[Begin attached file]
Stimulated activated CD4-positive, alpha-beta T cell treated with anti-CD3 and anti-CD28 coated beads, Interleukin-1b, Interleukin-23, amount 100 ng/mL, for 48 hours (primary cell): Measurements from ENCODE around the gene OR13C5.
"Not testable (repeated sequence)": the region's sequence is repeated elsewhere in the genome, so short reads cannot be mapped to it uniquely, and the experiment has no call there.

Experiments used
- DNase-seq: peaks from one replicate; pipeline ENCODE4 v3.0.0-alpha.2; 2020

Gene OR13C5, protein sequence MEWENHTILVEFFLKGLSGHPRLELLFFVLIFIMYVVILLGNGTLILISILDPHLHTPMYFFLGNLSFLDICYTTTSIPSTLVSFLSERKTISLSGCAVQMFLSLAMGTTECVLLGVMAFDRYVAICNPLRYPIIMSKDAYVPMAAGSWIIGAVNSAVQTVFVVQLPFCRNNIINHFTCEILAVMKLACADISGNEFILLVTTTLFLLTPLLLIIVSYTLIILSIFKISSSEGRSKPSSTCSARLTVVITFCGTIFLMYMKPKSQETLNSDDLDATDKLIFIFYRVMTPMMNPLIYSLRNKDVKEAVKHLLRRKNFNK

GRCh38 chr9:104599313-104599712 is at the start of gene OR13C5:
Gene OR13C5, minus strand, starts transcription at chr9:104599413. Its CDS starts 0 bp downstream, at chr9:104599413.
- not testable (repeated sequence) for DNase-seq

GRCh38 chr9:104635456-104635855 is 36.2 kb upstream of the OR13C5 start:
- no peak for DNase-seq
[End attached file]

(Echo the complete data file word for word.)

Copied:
Stimulated activated CD4-positive, alpha-beta T cell treated with anti-CD3 and anti-CD28 coated beads, Interleukin-1b, Interleukin-23, amount 100 ng/mL, for 48 hours (primary cell): Measurements from ENCODE around the gene OR13C5.
"Not testable (repeated sequence)": the region's sequence is repeated elsewhere in the genome, so short reads cannot be mapped to it uniquely, and the experiment has no call there.

Experiments used
- DNase-seq: peaks from one replicate; pipeline ENCODE4 v3.0.0-alpha.2; 2020

Gene OR13C5, protein sequence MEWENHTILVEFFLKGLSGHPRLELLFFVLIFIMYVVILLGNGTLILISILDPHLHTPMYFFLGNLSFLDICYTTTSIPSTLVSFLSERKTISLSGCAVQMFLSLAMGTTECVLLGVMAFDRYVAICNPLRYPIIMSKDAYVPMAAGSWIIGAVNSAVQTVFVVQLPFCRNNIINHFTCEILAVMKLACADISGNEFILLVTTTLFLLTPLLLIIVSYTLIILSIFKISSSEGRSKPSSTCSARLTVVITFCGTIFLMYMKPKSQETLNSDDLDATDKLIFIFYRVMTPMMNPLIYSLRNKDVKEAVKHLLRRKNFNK

GRCh38 chr9:104599313-104599712 is at the start of gene OR13C5:
Gene OR13C5, minus strand, starts transcription at chr9:104599413. Its CDS starts 0 bp downstream, at chr9:104599413.
- not testable (repeated sequence) for DNase-seq

GRCh38 chr9:104635456-104635855 is 36.2 kb upstream of the OR13C5 start:
- no peak for DNase-seq